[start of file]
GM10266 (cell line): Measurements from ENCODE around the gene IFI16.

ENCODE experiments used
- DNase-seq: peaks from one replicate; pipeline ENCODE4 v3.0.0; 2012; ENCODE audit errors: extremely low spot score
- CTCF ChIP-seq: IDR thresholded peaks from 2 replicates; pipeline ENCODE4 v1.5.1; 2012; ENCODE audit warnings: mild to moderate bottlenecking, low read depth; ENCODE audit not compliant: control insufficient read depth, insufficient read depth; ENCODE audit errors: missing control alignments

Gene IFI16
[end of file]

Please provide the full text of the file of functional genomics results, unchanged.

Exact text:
GM10266 (cell line): Measurements from ENCODE around the gene IFI16.

ENCODE experiments used
- DNase-seq: peaks from one replicate; pipeline ENCODE4 v3.0.0; 2012; ENCODE audit errors: extremely low spot score
- CTCF ChIP-seq: IDR thresholded peaks from 2 replicates; pipeline ENCODE4 v1.5.1; 2012; ENCODE audit warnings: mild to moderate bottlenecking, low read depth; ENCODE audit not compliant: control insufficient read depth, insufficient read depth; ENCODE audit errors: missing control alignments

Gene IFI16